Accomplishments: Resumé = Mostly done
Personal Grade: B
Project Reflection: Room for improvement
What is it about knowing you need to update your resumé that puts your mind straight into procrastination mode? In reality, updating your resumé is an excellent mind-exercise that I believe should be done at least once a year, if not every six months. I will be the first to admit that it has been more like sixteen months since I last even looked at my resumé. However, beyond potentially helping us land better jobs, resumés can do much more. It allows us to reflect on our accomplishments within the time period from which it was last complete. This naturally leads to a time to evaluate current goals and appropriately adjust them to fit your desired outcome.
One thing about me is that I am not a huge fan of my writing. Believe me, I read the stuff over and over and over again. In that sense, I am my biggest fan. However, when I read my writing, I feel that it is not up to par with my expectations. Therefore; believe it or not, I am working to improve my writing skills. I actually manage a blog specifically for that purpose. I hope that through constant practice, my writing and communication skills improve even marginally.
Anyway, so it is natural to say that I am not really happy with my resumé. I need to find ways to improve the presentation of my resumé. Yet, I am apprehensive about not following a cookie-cutter form for the document.
One of the problems with my resumé is I am trying to use it to get into a new career. Most of my work experience starkly contrasts to making video games. I am struggling with this, because tradition states that you are supposed to state your experience. How can you better say, "Except for the job I currently have, I have always been in a position that was not exactly a match for me. I would like a job that would make any kid, or kid at heart, drool."? At interview time, I will probably say something close to that; however, that comes only if the resumé looks good. The bottom line is I will have to fill the paper with the experience I have. I do not yet have programming experience post-college, so I really have to fall back on my previous work experience.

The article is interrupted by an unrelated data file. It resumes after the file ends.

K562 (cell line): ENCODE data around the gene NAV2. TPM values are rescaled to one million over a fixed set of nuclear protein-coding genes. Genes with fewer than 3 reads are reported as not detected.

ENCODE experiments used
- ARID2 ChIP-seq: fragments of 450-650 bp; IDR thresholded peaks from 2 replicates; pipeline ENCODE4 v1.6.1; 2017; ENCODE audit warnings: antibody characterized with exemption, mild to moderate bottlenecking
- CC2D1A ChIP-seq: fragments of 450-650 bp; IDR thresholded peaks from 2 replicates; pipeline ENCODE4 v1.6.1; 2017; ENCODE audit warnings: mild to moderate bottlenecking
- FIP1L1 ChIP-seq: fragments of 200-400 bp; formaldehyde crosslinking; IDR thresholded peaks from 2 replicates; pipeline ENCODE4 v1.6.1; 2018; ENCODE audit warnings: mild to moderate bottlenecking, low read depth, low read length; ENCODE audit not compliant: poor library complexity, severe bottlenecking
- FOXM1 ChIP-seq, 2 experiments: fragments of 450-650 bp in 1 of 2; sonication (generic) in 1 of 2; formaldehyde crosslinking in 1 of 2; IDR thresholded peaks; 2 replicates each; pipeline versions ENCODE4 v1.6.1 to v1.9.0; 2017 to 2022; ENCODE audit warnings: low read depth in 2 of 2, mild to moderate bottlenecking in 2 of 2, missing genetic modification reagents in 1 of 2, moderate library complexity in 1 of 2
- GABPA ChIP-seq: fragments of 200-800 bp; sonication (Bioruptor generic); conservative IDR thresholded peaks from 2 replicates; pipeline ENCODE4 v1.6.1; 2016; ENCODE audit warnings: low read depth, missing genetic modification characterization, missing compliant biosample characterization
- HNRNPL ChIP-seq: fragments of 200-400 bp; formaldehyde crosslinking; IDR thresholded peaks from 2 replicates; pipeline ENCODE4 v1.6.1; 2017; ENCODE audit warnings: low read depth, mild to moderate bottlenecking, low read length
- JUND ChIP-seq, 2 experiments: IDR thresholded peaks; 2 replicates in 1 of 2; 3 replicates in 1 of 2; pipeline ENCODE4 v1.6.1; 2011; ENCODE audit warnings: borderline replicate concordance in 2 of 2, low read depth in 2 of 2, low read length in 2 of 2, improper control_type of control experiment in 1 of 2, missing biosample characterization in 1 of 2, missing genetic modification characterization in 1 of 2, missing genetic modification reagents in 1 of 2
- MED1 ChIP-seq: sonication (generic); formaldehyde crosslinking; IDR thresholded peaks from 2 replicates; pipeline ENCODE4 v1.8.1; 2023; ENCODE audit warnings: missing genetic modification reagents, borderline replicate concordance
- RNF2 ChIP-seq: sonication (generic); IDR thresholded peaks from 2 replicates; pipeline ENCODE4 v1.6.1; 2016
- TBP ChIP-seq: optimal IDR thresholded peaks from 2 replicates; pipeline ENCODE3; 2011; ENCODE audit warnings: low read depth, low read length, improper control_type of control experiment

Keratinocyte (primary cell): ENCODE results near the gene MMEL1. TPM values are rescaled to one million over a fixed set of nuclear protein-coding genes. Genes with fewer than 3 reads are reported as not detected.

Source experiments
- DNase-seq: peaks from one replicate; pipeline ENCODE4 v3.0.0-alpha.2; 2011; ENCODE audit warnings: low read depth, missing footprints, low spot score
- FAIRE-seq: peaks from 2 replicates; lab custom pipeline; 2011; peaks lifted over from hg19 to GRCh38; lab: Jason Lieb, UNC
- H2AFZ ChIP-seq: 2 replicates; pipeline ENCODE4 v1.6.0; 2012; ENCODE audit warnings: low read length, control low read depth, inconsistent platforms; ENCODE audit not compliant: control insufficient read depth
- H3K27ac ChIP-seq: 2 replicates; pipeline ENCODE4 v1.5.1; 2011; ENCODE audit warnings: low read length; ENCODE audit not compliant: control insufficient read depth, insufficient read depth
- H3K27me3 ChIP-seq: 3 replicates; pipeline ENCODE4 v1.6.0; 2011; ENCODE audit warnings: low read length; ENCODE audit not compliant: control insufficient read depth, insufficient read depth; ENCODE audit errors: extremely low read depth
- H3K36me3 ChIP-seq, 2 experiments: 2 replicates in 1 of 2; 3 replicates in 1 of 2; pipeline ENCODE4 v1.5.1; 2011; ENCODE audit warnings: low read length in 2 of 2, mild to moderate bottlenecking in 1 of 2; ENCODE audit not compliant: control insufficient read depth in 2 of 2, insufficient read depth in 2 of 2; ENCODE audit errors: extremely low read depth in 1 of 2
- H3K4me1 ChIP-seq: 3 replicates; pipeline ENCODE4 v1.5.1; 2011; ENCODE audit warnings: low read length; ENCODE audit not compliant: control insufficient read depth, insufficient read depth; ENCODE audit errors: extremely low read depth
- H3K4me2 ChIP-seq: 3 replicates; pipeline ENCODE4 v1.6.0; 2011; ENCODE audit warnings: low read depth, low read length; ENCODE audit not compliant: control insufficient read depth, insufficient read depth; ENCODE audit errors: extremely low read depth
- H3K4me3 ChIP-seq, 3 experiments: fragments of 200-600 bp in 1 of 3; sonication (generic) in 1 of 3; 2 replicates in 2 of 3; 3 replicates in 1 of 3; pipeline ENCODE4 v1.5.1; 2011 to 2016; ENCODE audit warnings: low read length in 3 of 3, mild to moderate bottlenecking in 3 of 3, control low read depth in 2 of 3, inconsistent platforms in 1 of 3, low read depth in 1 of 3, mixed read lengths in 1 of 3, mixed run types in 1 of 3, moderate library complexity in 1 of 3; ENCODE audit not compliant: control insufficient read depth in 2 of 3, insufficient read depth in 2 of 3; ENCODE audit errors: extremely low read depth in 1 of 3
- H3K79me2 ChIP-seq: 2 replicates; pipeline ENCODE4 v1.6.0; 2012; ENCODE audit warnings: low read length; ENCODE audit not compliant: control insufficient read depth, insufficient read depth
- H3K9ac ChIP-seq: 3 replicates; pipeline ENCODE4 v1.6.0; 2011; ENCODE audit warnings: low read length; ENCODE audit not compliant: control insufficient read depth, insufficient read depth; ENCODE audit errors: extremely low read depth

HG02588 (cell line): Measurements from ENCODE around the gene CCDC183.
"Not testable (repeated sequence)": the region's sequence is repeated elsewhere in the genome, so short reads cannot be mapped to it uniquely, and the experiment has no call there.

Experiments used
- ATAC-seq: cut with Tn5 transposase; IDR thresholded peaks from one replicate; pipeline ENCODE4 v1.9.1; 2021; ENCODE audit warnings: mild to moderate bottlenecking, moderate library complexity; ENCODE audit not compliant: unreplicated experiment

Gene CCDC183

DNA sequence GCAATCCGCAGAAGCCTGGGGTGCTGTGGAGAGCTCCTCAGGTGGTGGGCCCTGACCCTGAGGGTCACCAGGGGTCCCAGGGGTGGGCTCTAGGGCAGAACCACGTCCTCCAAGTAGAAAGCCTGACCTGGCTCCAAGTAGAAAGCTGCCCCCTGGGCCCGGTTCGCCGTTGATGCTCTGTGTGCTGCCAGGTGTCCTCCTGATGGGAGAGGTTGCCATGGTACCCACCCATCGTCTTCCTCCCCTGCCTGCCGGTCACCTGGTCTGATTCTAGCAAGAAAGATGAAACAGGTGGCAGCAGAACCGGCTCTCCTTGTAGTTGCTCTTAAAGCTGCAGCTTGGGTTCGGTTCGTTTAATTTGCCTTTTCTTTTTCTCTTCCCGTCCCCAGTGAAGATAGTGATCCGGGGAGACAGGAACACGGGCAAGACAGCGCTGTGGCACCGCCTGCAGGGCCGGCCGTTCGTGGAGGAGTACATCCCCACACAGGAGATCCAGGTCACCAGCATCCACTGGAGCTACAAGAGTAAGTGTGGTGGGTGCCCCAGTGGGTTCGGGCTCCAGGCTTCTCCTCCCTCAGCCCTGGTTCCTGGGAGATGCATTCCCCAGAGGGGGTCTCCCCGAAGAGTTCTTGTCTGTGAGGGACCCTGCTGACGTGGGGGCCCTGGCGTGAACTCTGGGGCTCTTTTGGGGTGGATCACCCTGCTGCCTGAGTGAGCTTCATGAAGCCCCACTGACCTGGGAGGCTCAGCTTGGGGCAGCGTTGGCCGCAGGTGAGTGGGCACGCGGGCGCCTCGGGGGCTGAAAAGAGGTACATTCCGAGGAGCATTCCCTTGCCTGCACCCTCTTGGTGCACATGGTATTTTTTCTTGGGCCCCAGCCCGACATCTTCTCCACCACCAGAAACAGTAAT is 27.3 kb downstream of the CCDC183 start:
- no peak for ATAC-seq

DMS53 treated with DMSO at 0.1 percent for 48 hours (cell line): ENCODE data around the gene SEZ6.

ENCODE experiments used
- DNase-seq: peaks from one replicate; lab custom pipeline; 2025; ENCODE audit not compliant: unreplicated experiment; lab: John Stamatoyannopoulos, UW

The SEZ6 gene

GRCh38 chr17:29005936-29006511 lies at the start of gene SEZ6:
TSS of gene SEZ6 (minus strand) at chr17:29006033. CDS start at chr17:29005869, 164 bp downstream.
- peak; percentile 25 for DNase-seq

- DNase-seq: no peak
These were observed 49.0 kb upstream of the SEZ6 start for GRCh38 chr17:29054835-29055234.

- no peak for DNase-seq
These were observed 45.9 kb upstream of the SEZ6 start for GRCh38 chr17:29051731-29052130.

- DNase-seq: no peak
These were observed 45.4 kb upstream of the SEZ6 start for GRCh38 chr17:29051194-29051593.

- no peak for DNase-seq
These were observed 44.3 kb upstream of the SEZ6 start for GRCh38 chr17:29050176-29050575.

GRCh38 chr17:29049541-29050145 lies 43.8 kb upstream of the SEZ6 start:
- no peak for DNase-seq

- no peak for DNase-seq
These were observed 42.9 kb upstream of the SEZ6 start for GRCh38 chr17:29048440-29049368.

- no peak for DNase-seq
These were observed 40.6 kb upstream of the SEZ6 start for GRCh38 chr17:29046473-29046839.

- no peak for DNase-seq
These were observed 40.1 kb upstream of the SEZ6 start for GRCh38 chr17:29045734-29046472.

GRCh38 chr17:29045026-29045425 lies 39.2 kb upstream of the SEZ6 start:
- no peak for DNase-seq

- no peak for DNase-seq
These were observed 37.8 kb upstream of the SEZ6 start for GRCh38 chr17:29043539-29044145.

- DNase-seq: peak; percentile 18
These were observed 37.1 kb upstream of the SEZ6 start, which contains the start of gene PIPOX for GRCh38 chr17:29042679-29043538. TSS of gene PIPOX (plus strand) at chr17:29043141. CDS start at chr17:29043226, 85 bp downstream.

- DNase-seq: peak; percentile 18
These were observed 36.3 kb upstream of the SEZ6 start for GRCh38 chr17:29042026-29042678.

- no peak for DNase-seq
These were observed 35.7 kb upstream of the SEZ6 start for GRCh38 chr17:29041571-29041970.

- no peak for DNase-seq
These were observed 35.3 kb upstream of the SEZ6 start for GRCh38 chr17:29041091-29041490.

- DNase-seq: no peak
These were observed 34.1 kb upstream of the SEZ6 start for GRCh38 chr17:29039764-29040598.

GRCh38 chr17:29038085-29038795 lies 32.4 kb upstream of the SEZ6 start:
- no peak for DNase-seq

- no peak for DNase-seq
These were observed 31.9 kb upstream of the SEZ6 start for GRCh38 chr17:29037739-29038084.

As long as we know we have to work with what we have, the best we can do is do very well in describing that experience. This is another place where my skills lack. I would say "I have never received a piece of paper that told me exactly what to do at a job." However, when I truly reflect upon jobs in my past, there have been a few times that I have worked under Standard Operating Procedures for various products. What I can say is I simply am not good at describing what I have done at my previous jobs. Usually, "everything" will not work. It definitely does not fill the page. You really have to use your words very artistically in the prior work experience section. My next draft of my resumé will definitely focus on beautifying this section and trying to sale what I have in terms of experience.
There is always the possibility of going outside the box when creating a resumé. This is an idea that I am currently infatuated with. Instead of putting the work experience, I could put things that are more relevant to the job I might be going after. There is a time and a place for doing something out of the ordinary, a resumé for a software programming job probably is not that time or place.
Anyway, now that I am through describing my resumé and what I plan to do to revise it next time around, let me know what you think of resumés. What is your critique of your own resumé? Do you even bother with one? If not, go and make one now.